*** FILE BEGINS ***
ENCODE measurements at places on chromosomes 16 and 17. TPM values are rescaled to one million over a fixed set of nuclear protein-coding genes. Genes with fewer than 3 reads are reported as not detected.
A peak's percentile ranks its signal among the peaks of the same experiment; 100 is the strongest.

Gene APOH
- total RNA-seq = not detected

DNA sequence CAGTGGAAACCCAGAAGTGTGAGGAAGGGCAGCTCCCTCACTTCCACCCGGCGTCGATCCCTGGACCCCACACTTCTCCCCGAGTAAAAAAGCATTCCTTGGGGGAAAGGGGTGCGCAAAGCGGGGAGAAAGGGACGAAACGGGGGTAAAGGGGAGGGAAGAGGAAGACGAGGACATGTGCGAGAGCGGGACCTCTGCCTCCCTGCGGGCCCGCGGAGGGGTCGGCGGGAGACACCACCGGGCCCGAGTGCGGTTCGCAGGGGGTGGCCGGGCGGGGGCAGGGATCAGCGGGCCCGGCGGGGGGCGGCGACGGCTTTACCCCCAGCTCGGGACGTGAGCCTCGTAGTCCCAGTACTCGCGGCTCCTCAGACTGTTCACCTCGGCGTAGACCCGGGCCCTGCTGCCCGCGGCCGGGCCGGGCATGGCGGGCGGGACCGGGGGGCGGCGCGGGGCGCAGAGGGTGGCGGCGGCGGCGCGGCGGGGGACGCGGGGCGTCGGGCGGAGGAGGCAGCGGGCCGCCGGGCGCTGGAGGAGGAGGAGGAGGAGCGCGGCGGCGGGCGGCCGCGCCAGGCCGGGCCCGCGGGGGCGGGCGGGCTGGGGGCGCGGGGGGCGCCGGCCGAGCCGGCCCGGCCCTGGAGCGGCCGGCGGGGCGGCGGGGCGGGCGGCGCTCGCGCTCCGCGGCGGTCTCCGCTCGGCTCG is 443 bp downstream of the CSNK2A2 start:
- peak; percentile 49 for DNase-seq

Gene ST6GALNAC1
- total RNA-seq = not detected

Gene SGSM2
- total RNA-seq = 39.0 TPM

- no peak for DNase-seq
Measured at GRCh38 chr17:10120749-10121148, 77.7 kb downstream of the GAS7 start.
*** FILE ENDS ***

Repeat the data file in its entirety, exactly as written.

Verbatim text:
ENCODE measurements at places on chromosomes 16 and 17. TPM values are rescaled to one million over a fixed set of nuclear protein-coding genes. Genes with fewer than 3 reads are reported as not detected.
A peak's percentile ranks its signal among the peaks of the same experiment; 100 is the strongest.

Gene APOH
- total RNA-seq = not detected

DNA sequence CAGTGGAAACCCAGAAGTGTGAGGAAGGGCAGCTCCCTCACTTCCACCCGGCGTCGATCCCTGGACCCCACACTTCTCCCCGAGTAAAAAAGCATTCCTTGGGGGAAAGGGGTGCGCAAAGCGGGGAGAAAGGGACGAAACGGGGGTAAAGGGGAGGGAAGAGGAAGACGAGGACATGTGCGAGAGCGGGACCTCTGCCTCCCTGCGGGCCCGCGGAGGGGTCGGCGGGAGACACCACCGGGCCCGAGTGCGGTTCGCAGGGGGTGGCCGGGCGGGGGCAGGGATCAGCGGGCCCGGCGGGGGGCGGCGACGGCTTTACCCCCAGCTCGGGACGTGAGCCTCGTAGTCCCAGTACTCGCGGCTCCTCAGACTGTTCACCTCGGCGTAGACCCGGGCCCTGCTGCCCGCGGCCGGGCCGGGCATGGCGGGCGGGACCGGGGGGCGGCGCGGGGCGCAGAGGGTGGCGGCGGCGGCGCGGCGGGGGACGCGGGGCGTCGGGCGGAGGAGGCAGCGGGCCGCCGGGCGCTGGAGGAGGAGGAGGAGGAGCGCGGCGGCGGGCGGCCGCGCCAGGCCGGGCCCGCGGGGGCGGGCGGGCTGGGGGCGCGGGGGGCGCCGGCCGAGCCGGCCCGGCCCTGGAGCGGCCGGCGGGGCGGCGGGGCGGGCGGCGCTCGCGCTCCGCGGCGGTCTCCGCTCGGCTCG is 443 bp downstream of the CSNK2A2 start:
- peak; percentile 49 for DNase-seq

Gene ST6GALNAC1
- total RNA-seq = not detected

Gene SGSM2
- total RNA-seq = 39.0 TPM

- no peak for DNase-seq
Measured at GRCh38 chr17:10120749-10121148, 77.7 kb downstream of the GAS7 start.